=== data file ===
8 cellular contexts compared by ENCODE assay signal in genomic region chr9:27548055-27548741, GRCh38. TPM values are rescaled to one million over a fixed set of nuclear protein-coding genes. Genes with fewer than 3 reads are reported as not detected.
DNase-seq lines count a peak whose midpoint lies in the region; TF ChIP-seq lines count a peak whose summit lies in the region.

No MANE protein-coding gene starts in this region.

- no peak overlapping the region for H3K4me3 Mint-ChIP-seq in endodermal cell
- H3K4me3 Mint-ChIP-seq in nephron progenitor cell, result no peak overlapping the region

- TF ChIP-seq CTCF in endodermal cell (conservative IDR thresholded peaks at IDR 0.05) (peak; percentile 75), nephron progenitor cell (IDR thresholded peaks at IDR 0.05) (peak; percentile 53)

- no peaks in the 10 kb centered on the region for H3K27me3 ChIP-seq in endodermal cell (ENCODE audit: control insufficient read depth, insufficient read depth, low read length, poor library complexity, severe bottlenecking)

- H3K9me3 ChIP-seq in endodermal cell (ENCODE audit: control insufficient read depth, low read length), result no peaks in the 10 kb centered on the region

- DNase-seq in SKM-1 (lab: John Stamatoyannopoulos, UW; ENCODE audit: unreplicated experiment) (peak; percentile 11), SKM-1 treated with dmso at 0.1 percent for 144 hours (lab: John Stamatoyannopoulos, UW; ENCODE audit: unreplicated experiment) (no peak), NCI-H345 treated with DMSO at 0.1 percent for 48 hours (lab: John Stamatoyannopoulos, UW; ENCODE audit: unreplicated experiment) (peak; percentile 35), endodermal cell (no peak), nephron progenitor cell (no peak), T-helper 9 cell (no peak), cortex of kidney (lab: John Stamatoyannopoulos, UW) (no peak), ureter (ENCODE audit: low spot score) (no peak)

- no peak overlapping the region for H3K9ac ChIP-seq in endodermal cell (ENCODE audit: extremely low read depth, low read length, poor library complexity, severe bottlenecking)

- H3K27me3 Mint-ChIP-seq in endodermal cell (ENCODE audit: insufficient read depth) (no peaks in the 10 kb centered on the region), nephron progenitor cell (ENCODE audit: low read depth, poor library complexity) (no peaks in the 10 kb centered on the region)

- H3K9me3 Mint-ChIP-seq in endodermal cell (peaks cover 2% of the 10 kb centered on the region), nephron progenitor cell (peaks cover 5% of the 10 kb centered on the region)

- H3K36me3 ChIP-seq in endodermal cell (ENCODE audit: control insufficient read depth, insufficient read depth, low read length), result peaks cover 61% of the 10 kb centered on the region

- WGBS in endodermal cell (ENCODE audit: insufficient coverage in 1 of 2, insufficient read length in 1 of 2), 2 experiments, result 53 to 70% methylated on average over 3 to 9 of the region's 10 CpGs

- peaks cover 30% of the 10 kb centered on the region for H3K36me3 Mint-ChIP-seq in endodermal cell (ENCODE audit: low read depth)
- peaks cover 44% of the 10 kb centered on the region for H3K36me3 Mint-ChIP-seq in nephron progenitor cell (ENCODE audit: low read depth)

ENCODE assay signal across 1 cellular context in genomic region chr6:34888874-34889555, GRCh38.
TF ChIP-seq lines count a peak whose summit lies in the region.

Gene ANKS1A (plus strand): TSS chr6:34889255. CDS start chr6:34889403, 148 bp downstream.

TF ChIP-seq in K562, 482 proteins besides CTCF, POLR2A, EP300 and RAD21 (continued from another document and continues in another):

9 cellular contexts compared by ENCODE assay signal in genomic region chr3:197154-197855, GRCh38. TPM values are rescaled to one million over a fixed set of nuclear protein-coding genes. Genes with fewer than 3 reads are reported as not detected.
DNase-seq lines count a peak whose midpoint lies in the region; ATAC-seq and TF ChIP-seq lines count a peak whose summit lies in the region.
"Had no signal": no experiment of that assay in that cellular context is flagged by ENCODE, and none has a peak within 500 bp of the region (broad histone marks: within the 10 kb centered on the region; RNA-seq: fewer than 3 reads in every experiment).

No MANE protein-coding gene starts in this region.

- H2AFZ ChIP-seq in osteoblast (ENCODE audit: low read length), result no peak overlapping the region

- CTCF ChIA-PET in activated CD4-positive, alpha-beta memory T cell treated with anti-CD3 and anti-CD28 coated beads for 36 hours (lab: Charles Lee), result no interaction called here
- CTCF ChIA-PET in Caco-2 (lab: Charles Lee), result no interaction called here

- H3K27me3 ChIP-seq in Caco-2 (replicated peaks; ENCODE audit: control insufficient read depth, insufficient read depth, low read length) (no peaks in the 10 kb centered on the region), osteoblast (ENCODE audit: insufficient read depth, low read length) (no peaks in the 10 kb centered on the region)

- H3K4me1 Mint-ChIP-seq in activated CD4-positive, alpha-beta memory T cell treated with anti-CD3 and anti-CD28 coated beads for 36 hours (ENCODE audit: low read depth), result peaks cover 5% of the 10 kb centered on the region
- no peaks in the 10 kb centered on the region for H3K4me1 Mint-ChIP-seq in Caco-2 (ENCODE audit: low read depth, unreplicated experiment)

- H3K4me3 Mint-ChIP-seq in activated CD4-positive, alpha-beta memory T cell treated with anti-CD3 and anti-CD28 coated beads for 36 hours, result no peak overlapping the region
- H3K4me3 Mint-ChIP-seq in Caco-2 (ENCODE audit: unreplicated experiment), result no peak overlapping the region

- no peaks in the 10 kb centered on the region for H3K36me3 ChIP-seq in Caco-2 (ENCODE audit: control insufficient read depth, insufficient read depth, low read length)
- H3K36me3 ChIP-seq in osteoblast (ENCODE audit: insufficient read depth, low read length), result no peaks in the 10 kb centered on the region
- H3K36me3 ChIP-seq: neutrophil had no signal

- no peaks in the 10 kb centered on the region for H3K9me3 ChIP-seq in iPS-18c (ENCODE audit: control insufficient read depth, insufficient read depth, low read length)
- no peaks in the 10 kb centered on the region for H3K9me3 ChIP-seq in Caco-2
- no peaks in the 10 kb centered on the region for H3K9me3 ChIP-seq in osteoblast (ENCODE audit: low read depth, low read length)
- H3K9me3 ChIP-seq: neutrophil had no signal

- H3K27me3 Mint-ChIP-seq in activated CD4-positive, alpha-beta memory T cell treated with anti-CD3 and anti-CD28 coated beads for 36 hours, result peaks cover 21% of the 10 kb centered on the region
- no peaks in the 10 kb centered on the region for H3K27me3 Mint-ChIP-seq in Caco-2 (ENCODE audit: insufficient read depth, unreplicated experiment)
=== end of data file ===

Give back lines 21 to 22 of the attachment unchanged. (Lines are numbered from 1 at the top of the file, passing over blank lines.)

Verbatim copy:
9 cellular contexts compared by ENCODE assay signal in genomic region chr3:197154-197855, GRCh38. TPM values are rescaled to one million over a fixed set of nuclear protein-coding genes. Genes with fewer than 3 reads are reported as not detected.
DNase-seq lines count a peak whose midpoint lies in the region; ATAC-seq and TF ChIP-seq lines count a peak whose summit lies in the region.